National news executives say they are satisfied with how they have covered the swine flu outbreak, despite some alarming words from national authority figures that could have ramped up the panic level—both in newsrooms and among the public.
“I'm pretty comfortable with our coverage,” says Jim Bell, executive producer of NBC's Today. “There are a lot of questions out there, and people are concerned.”
Ironically, national figures have been playing up the outbreak, not the news media itself. News executives say they have tried to show restraint despite statements like that from Richard Besser, director of the Centers for Disease Control, who said on April 28: “I fully expect that we will see deaths from this infection.”
Then on April 30, one day after a toddler died of the swine flu in Houston, Vice President Joe Biden told Today's Matt Lauer that he had advised his family not to take trains or airplanes, which drew a swift and derisive response from the travel industry. The White House was forced to clarify Biden's remarks.
When asked if Lauer should have challenged Biden's assertions, Bell responded: “He's the vice president. I don't think it's for us to amplify those remarks. The White House did, and that's fine.”
News organizations have been careful to calibrate their coverage amid the cacophony of opinions—reasoned or not. “We have been assessing it every morning at our news meetings and have been very sensitive to the fact that we didn't want to scare people unnecessarily,” says Paul Friedman, senior VP of CBS News.
While news outlets seem to be demonstrating restraint, independent news analyst Andrew Tyndall wonders if some of them aren't following the government's lead a little too willingly.
“What we've seen is less the journalistic decision of TV news to make this a big story, and more the opportunistic exploitation of the fact that TV news exists by the public relations apparatus of the public health bureaucracy,” Tyndall says. “The coverage has been because of the facility of TV news, not because of their activity. They've allowed themselves to be used as a conduit by people with another agenda.”
But CBS' Friedman says it's a tough balancing act with the fear-mongering quotes coming out of government agencies.
“It's not an easy balancing act for anyone, because on the one hand you want to point out repeatedly as we [have done] that 36,000 people die each year from [typical flu strains],” he says. “The danger, of course, is that you can't not cover a dramatic story like the one in Mexico. And so it's hard and I must say, putting Vice President Biden apart, it does not help when one of the main government spokesmen says, 'I expect unfortunately there will be deaths' without going on to say, 'as there would be in any flu epidemic.' So, that puts us in a situation of using a sound bite from the principal spokesman from the government that really is more, in my view, potentially frightening than it needs to be.”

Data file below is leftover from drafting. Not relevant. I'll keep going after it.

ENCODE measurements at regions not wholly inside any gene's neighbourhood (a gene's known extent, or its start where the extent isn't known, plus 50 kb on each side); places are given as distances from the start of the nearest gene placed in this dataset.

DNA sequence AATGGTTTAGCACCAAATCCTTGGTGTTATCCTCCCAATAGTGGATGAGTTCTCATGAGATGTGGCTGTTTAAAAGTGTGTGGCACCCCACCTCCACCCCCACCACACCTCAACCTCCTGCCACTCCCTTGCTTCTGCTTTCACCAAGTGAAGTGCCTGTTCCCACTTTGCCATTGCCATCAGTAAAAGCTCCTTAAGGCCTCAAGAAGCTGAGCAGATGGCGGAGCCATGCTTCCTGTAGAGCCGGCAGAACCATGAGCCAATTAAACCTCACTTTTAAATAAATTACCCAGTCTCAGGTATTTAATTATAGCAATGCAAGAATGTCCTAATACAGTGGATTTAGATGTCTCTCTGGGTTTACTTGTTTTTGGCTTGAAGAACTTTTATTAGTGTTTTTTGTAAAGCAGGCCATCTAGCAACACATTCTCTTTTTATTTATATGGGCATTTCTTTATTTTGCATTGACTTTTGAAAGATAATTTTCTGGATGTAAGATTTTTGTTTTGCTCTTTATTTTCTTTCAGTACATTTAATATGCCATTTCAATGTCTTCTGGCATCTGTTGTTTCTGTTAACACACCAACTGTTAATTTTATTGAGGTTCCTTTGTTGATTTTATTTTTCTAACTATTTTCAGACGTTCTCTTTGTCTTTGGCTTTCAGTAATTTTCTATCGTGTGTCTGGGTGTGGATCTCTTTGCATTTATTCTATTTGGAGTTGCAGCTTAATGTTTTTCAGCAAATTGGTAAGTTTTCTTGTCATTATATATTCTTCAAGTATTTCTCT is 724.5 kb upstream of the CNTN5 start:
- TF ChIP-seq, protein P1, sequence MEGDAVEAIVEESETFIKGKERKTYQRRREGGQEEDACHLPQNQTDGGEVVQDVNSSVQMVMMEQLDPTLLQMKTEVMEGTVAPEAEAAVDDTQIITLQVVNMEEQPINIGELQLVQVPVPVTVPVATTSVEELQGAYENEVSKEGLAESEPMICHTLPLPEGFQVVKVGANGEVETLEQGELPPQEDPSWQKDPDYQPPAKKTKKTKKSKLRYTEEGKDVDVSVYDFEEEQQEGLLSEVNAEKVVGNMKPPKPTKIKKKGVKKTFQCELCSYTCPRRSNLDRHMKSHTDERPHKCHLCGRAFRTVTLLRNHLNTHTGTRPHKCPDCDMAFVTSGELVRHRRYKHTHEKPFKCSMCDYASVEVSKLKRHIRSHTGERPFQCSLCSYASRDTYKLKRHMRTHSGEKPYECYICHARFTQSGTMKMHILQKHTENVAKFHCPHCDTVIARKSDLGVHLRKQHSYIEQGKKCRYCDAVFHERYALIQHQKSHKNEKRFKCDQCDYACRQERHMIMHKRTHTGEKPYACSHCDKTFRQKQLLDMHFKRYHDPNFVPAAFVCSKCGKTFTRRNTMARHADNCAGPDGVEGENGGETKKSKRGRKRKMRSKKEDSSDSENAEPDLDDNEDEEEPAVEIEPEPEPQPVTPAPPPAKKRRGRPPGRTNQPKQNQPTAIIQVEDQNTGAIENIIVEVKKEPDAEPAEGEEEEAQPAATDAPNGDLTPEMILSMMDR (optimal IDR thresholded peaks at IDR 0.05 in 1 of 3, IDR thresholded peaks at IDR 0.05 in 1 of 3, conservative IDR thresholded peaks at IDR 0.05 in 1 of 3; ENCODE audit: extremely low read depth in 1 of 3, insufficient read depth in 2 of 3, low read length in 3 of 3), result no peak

Stations Call the Doctor
The Houston market emerged as the swine flu's ground zero in America following the death of the Mexican toddler. KHOU relied on three doctors from Houston's huge medical community to answer viewers' questions, both online and on-air. “The story has become very local and very personal,” says KHOU Executive News Director Keith Connors. “Everybody has questions.”
Stations that still have medical doctors on the payroll after all the downsizing in the past year made ample use of them. WTVT Tampa has Dr. Joette Giovinco breaking down the basics of swine flu for viewers, and offering tips on staving off the virus. “Having a medical doctor on staff is a huge benefit for viewers,” says VP/News Director Mike McClain. “It allows us to report with a level of expertise that we think sets us apart.”
Across town, WFLA was covering the story without health reporter Irene Maher, whose contract was not renewed last July. Maher suggests that managing the coverage may have been easier for WFLA with her 23 years of health reporting on the set, but News Director Don North says the Media General station, which shares a newsroom with the Tampa Tribune, had the story blanketed: “We have an enormous amount of reporter resources here.”
With Michael Malone
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